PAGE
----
A new country and a new culture obviously means new food and changing your eating habits. I remember the desperation at the beginning of my Erasmus year in Urbino when we didn't have a kettle in the flat. No kettle meant making tea became a bit of a misson. And a Brit not being able to have a cuppa tea is not a good look. It was just one of the many little things I had to get used to.
Even though I have a very sweet tooth my ultimate comfort food at home was chicken soup. Proper thick chicken soup with a couple of slices of white bread and a chunk of Cheddar cheese. Perfect for those dark winter nights. It was also at the beginning of my Erasmus year that I discovered that I was going to have to do without my beloved chicken soup. Every time I felt like making some soup - being the lazy student that I was - I had to put up with watery broth-like substances that more often than not contained varying types of pasta. I wasn't overly impressed. In a big international city like Milan British food isn't difficult to come by, but it comes at a price. The last time I saw a can of Heinz chicken soup it cost 2 euro, and I decided to leave it where it was on the shelf.
Photo by Wordridden
The idea of comfort food is something that you grow up with, maybe something your mum makes when you're feeling ill for example; but when you transplant yourself into a different culture, you might not necessarily have someone around you to suggest comforting food. For around the first year and a half after my arrival in Italy I lived in a house that had a very different concept of food to the one I grew up with. There wasn't much in the way of comfort food, or even anything remotely unhealthy - bar the occasional pugliese fried meal - but one thing I loved was pasta e fagioli, pasta and beans. Perfect stodgy winter food. With the cold and rainy weather we've been having recently I've been making it this week.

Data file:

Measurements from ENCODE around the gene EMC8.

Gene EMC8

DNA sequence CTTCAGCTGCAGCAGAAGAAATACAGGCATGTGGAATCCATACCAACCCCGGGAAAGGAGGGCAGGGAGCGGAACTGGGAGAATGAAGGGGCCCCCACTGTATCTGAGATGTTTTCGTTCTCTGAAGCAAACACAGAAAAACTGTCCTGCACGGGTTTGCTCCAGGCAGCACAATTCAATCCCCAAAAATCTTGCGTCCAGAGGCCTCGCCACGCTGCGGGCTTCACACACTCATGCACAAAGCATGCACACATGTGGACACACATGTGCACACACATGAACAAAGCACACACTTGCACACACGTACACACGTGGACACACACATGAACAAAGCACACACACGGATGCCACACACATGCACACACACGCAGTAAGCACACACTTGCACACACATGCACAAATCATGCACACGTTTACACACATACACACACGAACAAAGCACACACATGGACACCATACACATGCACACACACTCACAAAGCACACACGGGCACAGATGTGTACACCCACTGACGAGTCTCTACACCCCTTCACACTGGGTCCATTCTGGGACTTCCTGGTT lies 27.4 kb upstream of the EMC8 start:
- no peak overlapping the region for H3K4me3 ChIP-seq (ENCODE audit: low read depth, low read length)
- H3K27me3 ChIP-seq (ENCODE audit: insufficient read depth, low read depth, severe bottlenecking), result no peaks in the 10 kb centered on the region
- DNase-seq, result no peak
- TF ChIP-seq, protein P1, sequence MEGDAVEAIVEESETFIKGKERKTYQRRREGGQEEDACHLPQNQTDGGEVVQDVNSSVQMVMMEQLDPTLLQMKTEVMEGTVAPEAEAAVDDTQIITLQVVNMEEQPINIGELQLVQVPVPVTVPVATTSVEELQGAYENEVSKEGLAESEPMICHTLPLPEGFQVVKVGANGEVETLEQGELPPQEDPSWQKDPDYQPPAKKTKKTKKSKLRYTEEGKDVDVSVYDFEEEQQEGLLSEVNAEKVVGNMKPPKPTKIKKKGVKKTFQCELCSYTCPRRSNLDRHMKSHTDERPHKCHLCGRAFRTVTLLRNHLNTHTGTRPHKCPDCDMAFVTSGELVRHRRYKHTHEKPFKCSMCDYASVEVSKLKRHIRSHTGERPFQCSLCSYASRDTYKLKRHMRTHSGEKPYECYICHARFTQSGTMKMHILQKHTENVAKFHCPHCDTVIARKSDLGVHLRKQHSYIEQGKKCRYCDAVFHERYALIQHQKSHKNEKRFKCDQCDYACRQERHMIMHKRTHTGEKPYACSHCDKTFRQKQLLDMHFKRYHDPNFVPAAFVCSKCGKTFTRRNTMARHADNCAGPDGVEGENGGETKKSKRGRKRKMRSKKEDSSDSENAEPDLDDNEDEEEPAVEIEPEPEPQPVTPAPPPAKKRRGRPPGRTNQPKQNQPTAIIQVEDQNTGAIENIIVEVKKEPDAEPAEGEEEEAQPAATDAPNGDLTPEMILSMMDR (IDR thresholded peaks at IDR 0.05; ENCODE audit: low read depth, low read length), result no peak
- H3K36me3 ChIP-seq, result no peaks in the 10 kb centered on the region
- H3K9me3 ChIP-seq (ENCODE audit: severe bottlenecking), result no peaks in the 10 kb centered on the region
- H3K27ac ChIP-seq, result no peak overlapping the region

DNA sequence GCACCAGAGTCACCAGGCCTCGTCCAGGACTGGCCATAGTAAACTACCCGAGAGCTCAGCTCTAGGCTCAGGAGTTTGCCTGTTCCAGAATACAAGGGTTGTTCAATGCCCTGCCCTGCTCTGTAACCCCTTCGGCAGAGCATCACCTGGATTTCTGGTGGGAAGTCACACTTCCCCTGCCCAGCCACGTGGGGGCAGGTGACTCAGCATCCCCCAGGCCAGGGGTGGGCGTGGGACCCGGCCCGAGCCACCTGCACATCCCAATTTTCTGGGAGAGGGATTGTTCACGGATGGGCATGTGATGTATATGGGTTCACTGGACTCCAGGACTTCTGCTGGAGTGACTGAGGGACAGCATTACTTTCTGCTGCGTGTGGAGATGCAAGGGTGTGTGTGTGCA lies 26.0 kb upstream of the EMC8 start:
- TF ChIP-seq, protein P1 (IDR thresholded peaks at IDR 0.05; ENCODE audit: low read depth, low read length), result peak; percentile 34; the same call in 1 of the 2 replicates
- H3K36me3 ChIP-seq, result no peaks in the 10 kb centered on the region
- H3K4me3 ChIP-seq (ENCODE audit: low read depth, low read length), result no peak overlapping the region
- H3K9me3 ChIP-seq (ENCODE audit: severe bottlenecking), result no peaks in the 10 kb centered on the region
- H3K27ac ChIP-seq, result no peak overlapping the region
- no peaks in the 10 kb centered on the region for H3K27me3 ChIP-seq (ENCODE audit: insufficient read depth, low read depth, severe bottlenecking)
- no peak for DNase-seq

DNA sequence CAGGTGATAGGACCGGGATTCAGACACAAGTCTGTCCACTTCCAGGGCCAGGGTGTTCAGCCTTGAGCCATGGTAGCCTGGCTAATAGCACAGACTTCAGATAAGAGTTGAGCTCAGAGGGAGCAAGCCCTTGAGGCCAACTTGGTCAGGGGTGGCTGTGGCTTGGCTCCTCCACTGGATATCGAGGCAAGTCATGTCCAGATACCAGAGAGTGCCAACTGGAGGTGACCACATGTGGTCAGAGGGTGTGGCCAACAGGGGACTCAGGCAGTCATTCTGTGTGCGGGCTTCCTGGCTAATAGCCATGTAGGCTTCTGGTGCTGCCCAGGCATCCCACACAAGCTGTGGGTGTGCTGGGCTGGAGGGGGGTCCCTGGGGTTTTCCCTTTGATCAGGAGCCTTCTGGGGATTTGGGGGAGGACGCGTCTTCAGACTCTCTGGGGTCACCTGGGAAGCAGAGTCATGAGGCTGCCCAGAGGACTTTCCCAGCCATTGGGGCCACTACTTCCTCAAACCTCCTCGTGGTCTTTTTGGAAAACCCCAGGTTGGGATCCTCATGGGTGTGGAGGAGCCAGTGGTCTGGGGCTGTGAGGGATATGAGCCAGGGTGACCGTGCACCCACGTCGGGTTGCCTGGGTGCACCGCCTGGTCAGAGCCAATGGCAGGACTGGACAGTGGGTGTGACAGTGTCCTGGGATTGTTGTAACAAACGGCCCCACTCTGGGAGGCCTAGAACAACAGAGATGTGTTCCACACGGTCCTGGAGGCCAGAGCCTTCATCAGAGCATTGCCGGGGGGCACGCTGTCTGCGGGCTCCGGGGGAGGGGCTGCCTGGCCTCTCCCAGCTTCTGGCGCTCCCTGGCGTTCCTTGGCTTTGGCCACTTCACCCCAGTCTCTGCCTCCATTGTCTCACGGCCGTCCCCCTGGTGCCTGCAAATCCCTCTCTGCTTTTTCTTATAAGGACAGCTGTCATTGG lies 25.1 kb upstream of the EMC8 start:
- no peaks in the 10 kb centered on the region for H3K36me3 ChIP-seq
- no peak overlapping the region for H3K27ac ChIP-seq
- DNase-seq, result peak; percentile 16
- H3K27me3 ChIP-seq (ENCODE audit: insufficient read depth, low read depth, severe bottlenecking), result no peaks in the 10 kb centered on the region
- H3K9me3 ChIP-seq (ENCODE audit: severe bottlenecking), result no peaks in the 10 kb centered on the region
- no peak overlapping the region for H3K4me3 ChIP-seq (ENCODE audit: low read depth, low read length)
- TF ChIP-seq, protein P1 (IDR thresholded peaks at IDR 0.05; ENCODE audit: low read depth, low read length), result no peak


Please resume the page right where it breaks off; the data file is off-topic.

A delicious piece of stracchino cheese!
I've also discovered that some unusual food has crept into my 'comfort food' category during my time here. For example there's stracchino, a very soft cows' milk cheese. I'm not sure what's so comforting about cheese, but this is. With some nice fresh bread, or with some vegetables, it's brilliant. My ultimate comfort food however is lasagna. I never used to eat it that much before moving to Italy, it certainly wasn't anything that was ever cooked at home, but I can't get enough of it. Any other kind of pasta, even if it has all the ragù on it that I want, just doesn't come close. Stick a portion of lasagna in front of me and I instantly become a happier person.
I've written this post as the ladies of the Italian Roundtable have extended an invitation to bloggers in Italy to write about one of the topics they've covered during the past year to celebrate their first anniversary. Auguri ragazze!
This month the ladies are writing about invitations: